IDEAS home Printed from https://ideas.repec.org/a/pio/envirc/v4y1986i4p405-418.html
   My bibliography  Save this article

Public expenditure decentralization in developing countries

Author

Listed:
  • R W Bahl
  • S Nath

Abstract

The objective of this paper is to investigate the extent of public expenditure decentralization among developing countries, and to identify its determinants. Using data compiled from international agency sources, and from primary sources, it is shown that fiscal decentralization has gone significantly farther in developed than in developing countries. The use of factor analysis and regression analysis indicates three general explanations for the wide variation in fiscal decentralization among countries. The public expenditure share of subnational governments appears to be greater where the level of economic development is higher, in countries with larger populations, and in countries whose central government budgets carry less of a defense burden. The results also suggest that where central governments mobilize more resources through the revenue system, the subnational government's share of expenditures may be lower -- taxes are more likely to stick where they hit than to be passed through as grants to local governments.

Suggested Citation

  • R W Bahl & S Nath, 1986. "Public expenditure decentralization in developing countries," Environment and Planning C: Government and Policy, Pion Ltd, London, vol. 4(4), pages 405-418, August.
  • Handle: RePEc:pio:envirc:v:4:y:1986:i:4:p:405-418
    as

    Download full text from publisher

    File URL: http://www.envplan.com/abstract.cgi?id=c040405
    File Function: abstract
    Download Restriction: Fulltext access restricted to subscribers, see http://www.envplan.co.uk/C.html for details

    File URL:
    File Function: main text
    Download Restriction: Fulltext access restricted to subscribers, see http://www.envplan.co.uk/C.html for details

    As the access to this document is restricted, you may want to look for a different version below or search for a different version of it.

    Other versions of this item:

    Citations

    Citations are extracted by the CitEc Project, subscribe to its RSS feed for this item.
    as


    Cited by:

    1. Martinez-Vazquez, Jorge & McNab, Robert M., 2003. "Fiscal Decentralization and Economic Growth," World Development, Elsevier, vol. 31(9), pages 1597-1616, September.
    2. Paul Hallwood & Ronald MacDonald, 2008. "A Review of the Empirical Evidence on the Effects of Fiscal Decentralization on Economic Efficiency: With Comments on Tax Devolution to Scotland," Working papers 2008-46, University of Connecticut, Department of Economics.
    3. Roy Bahl, 2001. "Equitable Vertical Sharing And Decentralizing Government Finance In South Africa," International Center for Public Policy Working Paper Series, at AYSPS, GSU paper0106, International Center for Public Policy, Andrew Young School of Policy Studies, Georgia State University.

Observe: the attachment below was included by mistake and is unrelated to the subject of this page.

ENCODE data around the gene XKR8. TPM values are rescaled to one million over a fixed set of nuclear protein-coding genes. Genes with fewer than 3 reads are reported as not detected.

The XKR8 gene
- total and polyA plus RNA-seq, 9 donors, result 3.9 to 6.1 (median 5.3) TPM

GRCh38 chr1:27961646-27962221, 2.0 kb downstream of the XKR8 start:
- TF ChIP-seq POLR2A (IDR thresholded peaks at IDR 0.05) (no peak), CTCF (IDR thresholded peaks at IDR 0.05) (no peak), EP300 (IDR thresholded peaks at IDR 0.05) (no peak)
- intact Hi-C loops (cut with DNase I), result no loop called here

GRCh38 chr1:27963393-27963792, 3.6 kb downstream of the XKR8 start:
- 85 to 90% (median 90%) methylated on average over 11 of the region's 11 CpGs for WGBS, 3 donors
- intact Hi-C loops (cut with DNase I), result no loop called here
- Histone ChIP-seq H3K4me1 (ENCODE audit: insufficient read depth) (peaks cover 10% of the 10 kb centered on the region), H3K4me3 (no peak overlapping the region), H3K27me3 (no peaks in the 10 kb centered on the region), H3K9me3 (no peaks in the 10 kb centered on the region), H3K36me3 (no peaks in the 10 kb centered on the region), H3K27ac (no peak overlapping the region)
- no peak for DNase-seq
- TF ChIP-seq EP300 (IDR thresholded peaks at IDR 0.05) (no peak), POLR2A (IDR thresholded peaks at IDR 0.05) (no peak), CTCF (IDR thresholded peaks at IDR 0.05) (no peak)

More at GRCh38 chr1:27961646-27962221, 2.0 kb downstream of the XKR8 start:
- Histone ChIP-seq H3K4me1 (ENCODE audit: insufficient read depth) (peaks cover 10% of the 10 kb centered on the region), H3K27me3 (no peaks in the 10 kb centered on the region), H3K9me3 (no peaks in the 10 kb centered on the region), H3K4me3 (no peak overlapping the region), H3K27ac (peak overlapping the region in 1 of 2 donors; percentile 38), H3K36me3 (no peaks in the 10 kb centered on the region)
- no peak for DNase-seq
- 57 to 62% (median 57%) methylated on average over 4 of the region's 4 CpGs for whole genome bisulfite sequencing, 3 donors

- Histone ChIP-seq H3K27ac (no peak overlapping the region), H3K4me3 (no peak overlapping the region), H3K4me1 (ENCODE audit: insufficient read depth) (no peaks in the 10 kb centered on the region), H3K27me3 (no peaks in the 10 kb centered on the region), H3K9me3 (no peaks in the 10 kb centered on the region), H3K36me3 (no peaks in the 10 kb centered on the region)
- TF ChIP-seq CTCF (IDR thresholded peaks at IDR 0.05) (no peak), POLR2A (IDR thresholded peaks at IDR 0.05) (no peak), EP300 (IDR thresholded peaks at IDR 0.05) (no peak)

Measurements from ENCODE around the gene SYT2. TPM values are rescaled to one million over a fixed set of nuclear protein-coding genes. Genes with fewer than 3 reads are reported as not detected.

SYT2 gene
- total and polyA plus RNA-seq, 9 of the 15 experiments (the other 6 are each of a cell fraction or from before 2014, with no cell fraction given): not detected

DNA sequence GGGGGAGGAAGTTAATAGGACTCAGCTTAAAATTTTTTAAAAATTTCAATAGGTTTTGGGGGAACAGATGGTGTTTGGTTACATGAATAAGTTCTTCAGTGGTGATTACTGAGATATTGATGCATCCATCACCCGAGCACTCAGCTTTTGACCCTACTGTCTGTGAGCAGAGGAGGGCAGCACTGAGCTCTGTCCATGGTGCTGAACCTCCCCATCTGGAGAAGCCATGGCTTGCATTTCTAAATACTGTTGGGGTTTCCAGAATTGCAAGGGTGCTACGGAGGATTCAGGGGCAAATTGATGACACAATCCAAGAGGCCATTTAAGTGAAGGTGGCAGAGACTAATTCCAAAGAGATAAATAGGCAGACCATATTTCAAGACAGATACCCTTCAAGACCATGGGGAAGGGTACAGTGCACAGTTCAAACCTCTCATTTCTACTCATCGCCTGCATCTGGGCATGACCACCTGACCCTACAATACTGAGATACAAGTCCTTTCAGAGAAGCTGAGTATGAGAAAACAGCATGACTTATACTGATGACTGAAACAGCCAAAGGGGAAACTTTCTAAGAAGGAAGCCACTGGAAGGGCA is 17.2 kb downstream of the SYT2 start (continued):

4. Libman, Alexander Mikhailovich, 2009. "Эндогенные Границы И Распределение Власти В Федерациях И Международных Сообществах
      [ENDOGENOUS BOUNDARIES AND DISTRIBUTION OF POWER In the Federation]
      ," MPRA Paper 16473, University Library of Munich, Germany.
    5. repec:oup:jecgeo:v:17:y:2017:i:6:p:1209-1249. is not listed on IDEAS
    6. Jorge Martinez-Vazquez & Robert McNab, 1997. "Fiscal Decentralization, Economic Growth, and Democratic Governance," International Center for Public Policy Working Paper Series, at AYSPS, GSU paper9707, International Center for Public Policy, Andrew Young School of Policy Studies, Georgia State University.
    7. Maria EL KHDARI & Babacar SARR, 2018. "Decentralization, spending efficiency and pro-poor outcomes in Morocco," Working Papers 201805, CERDI.
    8. Gustavo Canavire-Bacarreza & Jorge Martinez-Vazquez & Bauyrzhan Yedgenov, 2017. "Reexamining the determinants of fiscal decentralization: what is the role of geography?," Journal of Economic Geography, Oxford University Press, vol. 17(6), pages 1209-1249.
    9. Philip Bodman & Kathryn Ford & Tom Gole & Andrew Hodge, "undated". "What Drives Fiscal Decentralisation?," MRG Discussion Paper Series 3009, School of Economics, University of Queensland, Australia.

    More about this item

    Statistics

    Access and download statistics

    Corrections

    All material on this site has been provided by the respective publishers and authors. You can help correct errors and omissions. When requesting a correction, please mention this item's handle: RePEc:pio:envirc:v:4:y:1986:i:4:p:405-418. See general information about how to correct material in RePEc.

    For technical questions regarding this item, or to correct its authors, title, abstract, bibliographic or download information, contact: (Neil Hammond). General contact details of provider: http://www.pion.co.uk .

    If you have authored this item and are not yet registered with RePEc, we encourage you to do it here. This allows to link your profile to this item. It also allows you to accept potential citations to this item that we are uncertain about.

    We have no references for this item. You can help adding them by using this form .

    If you know of missing items citing this one, you can help us creating those links by adding the relevant references in the same way as above, for each refering item. If you are a registered author of this item, you may also want to check the "citations" tab in your RePEc Author Service profile, as there may be some citations waiting for confirmation.

    Please note that corrections may take a couple of weeks to filter through the various RePEc services.

    IDEAS is a RePEc service hosted by the Research Division of the Federal Reserve Bank of St. Louis . RePEc uses bibliographic data supplied by the respective publishers.